Since the Hiltons married in 2001 they have served as missionaries for the LDS Church on five separate occasions. The first one was to Sydney, Australia, where they served as Regional Employment Directors. The second was a mission in LDS Church headquarters in Salt Lake City, Utah. The third was ten months in Irbid, Jordan, where Hilton was the branch president of the Irbid, Jordan branch; his wife did humanitarian work for the church. On this third mission, they also served eight months as the Directors of the Family History Center in Athens, Greece. The fourth and fifth missions were in New York and Boston respectively, where they performed family history work.
Hilton also wrote The Kolob Theorem: A Mormon's View of God's Starry Universe and The Pearl of Great Price Concordance. Hilton also served as the editor of The Story of the Salt Lake Stake, the Salt Lake Stake's 125th anniversary history; he did this while serving on the Stake's high council. This work was published in 1972. Hilton also compiled an edition of Levi Savage Jr.'s journal. Hilton is a great-grandson of Savage.
Excommunication of Annalee Skarin
Hope and Lynn Hilton played a central role in the excommunication of Annalee Skarin—Hope's mother in 1952. They submitted a study they had made of her book, Ye Are Gods, to church Elder and president of the Deseret News, Mark E. Petersen. Elder Petersen gave Annalee the choice of renouncing her writing as the work of Satan, or facing excommunication.
- Muir, Leo Joseph (1952). A Century of Mormon Activities in California— Volume 2. Deseret News Press. p. 188.
- "Ruth Naomi Hilton". Geni.com. Retrieved 31 May 2018.
- "Lynn M. Hilton Papers, 1944-2002". Archives West. Retrieved 31 May 2018.
- Hilton, Lynn M. (7 September 2015). Without Purse Or Scrip: Experiences of a Mormon Missionary. CreateSpace Independent Publishing Platform. ISBN 1516950380. Retrieved 31 May 2018.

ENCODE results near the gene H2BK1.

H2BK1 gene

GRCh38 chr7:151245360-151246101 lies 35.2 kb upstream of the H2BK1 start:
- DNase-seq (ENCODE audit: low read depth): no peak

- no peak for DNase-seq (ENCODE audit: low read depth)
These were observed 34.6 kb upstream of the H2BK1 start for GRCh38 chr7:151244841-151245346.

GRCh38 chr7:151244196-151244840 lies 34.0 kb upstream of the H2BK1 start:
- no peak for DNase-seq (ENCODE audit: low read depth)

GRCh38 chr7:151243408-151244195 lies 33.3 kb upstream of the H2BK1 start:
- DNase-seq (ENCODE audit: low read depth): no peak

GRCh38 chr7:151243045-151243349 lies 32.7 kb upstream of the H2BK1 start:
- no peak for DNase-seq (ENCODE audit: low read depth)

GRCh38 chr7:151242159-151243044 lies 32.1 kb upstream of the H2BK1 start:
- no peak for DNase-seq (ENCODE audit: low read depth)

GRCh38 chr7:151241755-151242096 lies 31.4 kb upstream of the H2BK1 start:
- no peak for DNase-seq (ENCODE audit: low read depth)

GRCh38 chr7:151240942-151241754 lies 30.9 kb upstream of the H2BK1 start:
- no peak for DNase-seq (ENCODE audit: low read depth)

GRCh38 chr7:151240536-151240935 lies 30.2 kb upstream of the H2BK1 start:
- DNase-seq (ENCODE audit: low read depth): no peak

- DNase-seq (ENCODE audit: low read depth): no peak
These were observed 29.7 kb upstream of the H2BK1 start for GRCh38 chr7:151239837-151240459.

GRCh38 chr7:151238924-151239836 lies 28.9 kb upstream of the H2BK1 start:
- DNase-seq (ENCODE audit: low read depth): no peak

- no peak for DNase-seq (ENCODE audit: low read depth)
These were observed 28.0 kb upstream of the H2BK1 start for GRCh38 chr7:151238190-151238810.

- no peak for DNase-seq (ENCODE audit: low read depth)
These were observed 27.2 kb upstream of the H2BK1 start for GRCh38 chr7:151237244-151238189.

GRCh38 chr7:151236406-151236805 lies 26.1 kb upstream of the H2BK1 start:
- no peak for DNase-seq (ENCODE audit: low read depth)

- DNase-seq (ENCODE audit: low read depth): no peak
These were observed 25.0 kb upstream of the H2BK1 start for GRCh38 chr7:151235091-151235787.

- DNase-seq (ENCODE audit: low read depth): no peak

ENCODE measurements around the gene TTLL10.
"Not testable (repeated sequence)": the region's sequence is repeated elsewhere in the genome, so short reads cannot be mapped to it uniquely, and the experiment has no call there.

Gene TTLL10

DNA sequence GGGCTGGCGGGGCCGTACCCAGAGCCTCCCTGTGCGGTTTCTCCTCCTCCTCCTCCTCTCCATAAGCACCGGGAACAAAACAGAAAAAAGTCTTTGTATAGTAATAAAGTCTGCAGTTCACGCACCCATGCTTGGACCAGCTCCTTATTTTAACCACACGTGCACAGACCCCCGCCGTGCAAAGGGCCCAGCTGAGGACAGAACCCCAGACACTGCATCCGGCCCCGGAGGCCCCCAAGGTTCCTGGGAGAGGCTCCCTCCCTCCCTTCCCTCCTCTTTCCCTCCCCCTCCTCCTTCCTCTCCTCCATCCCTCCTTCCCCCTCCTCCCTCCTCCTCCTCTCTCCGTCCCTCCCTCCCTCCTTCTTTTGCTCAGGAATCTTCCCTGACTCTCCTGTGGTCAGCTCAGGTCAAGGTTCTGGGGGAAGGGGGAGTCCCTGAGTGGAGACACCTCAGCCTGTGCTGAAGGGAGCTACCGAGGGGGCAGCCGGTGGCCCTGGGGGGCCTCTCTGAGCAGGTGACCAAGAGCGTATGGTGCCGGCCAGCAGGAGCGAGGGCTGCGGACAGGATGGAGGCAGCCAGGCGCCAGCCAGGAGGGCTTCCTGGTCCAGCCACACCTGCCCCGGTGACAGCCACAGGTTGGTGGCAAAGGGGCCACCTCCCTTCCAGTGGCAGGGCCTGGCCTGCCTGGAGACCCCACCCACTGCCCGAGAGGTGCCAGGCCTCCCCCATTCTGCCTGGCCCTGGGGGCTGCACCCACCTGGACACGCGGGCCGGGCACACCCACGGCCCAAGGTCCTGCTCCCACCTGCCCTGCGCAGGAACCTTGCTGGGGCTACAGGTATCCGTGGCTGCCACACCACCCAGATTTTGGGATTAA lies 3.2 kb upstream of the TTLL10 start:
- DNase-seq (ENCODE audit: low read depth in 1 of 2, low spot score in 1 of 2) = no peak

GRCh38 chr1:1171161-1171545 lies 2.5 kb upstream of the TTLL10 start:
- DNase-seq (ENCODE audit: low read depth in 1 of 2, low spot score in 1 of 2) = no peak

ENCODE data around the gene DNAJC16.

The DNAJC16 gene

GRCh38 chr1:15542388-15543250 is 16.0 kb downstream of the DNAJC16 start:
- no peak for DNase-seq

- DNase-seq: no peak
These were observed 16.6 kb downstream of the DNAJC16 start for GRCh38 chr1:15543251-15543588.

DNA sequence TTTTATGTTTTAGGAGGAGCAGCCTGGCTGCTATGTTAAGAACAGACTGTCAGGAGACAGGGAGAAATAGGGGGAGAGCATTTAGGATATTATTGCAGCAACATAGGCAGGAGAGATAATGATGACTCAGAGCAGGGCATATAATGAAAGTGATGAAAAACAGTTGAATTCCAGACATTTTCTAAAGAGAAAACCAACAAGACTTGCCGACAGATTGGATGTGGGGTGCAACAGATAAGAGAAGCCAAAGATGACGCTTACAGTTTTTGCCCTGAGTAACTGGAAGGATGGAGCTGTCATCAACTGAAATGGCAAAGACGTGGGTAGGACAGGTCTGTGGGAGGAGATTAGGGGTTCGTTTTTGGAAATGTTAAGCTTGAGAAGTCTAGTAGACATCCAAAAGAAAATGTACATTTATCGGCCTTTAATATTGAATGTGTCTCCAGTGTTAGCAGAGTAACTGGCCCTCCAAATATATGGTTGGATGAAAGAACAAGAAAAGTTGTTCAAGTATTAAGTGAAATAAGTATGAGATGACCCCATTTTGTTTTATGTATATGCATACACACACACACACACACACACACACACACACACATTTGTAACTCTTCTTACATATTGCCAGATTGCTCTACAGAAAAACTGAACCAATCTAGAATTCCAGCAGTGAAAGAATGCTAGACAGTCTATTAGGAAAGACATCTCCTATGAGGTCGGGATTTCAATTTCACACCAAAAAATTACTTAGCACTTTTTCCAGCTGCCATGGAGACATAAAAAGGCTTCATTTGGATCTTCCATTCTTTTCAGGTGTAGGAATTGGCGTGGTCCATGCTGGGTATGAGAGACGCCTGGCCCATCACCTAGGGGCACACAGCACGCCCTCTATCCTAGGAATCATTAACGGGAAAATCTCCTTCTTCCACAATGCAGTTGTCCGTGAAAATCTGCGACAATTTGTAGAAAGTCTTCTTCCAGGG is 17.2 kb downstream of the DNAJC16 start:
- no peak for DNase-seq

- Ernest L. Wilkinson and Leonard J. Arrington, ed. Brigham Young University: The First One Hundred Years (Provo: BYU Press, 1976) p. 719
- Kimball, Edward L., Lengthen Your Stride: The Presidency of Spencer W. Kimball. (Lake City: Deseret Book, 2005) p. 139.
- Lynn M. and Hope A. Hilton, “In Search of Lehi’s Trail—Part 1: The Preparation,” Ensign, September 1976, p. 33; Lynn M. and Hope A. Hilton, "In Search of Lehi’s Trail—Part 2: The Journey", Ensign, October 1976, pp. 34–35.
- Hilton, Nancy Goldberg (2010). Hilton, Lynn M., ed. My Miracle from God: The True Story of Her Journey from Judaism to the Lord Jesus Christ. Brigham City, Utah: HiltonBooks. ISBN 1475014066.
- Hilton, Lynn M. (1995). The History of LDS Business College and its Parent Institutions 1886-1993. Salt Lake City, Utah: LDS Business College. Retrieved 2009-06-01.
- "Does Your Ward (or Stake) Have a History?", Ensign, January 1976, pp. 84–85.
- "Annalee Skarin". Geni.com. Retrieved 29 May 2018.
- Taylor, Samuel (April 1991). "The Puzzle of Annalee Skarin: Was She Translated Correctly?" (PDF). Sunstone: 42–46.